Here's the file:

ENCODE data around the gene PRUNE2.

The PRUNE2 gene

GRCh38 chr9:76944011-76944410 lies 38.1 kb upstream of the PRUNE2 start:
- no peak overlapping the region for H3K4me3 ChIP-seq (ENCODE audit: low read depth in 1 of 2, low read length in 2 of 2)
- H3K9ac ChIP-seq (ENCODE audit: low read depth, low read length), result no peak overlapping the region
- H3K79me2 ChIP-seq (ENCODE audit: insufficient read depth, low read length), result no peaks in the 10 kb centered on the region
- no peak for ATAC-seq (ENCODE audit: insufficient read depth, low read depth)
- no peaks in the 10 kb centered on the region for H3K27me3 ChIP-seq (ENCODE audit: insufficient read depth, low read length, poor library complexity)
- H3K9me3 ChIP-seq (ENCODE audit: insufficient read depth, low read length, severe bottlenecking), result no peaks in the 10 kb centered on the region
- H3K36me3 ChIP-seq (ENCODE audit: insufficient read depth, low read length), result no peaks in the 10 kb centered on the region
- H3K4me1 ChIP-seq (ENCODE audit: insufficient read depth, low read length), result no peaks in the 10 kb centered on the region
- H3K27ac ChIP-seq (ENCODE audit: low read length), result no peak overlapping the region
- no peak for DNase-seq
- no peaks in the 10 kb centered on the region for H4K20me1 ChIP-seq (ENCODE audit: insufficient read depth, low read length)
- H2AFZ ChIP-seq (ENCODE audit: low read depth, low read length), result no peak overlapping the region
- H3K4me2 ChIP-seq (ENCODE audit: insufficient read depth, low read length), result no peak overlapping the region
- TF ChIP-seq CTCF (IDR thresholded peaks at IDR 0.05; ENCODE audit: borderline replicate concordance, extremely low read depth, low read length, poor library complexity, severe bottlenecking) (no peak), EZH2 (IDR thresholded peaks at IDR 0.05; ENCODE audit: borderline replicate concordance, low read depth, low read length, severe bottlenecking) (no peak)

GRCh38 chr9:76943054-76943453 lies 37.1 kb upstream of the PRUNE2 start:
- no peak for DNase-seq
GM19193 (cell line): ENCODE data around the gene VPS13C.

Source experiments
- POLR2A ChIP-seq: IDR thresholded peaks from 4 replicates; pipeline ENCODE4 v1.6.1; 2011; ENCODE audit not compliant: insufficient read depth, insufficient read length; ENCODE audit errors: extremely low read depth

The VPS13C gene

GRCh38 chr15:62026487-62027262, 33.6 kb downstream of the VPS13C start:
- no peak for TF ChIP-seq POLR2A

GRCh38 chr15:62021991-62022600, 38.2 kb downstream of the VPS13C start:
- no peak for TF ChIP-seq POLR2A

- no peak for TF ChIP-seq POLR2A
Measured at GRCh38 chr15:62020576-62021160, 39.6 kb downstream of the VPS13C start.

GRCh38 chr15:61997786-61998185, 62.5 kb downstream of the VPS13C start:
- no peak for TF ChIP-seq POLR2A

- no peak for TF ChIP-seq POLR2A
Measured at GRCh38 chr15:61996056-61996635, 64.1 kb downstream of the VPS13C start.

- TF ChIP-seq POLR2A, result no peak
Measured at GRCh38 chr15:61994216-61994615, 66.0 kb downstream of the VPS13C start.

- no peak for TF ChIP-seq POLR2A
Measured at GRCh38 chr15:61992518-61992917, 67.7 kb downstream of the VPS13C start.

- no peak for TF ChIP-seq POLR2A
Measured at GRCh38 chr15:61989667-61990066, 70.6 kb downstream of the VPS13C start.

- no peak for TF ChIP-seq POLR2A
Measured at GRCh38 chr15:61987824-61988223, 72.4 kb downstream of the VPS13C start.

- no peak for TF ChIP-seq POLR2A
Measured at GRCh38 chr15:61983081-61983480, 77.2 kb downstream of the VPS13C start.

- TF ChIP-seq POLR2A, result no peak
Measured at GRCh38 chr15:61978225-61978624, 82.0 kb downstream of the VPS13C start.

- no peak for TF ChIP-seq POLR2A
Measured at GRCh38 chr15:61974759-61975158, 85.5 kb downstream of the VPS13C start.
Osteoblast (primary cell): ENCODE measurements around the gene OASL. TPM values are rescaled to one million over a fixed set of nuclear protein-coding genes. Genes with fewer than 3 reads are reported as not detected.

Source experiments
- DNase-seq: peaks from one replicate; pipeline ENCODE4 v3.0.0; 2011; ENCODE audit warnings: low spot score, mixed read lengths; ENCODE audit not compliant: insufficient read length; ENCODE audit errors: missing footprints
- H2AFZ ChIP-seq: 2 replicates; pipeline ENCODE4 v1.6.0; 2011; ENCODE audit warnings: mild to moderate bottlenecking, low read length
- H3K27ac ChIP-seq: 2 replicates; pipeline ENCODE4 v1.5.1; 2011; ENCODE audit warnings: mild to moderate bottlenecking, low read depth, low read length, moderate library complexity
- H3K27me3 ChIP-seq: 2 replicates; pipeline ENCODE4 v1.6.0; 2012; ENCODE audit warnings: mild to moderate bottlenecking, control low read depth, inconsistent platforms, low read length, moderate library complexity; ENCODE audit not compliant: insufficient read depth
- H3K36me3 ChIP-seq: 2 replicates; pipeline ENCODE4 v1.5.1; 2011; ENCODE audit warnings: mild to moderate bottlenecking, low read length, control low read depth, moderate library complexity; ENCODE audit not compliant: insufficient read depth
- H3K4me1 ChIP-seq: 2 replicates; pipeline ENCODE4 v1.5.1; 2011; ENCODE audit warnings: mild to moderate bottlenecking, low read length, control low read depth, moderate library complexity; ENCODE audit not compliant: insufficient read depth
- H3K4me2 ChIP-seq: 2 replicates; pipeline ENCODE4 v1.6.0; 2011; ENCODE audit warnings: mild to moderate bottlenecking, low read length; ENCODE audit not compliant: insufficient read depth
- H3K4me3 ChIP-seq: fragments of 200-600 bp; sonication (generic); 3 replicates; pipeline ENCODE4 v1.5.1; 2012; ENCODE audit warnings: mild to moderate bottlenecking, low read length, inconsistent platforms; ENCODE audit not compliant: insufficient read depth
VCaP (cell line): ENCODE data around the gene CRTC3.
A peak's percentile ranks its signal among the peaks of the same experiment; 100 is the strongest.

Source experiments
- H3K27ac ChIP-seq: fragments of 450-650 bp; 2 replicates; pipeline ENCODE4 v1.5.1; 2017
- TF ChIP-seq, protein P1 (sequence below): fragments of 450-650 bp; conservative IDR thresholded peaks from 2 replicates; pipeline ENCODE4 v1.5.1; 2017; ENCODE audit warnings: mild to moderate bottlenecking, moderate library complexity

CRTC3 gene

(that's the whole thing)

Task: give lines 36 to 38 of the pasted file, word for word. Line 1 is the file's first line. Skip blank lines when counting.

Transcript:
- no peak for TF ChIP-seq POLR2A
Measured at GRCh38 chr15:61992518-61992917, 67.7 kb downstream of the VPS13C start.

- no peak for TF ChIP-seq POLR2A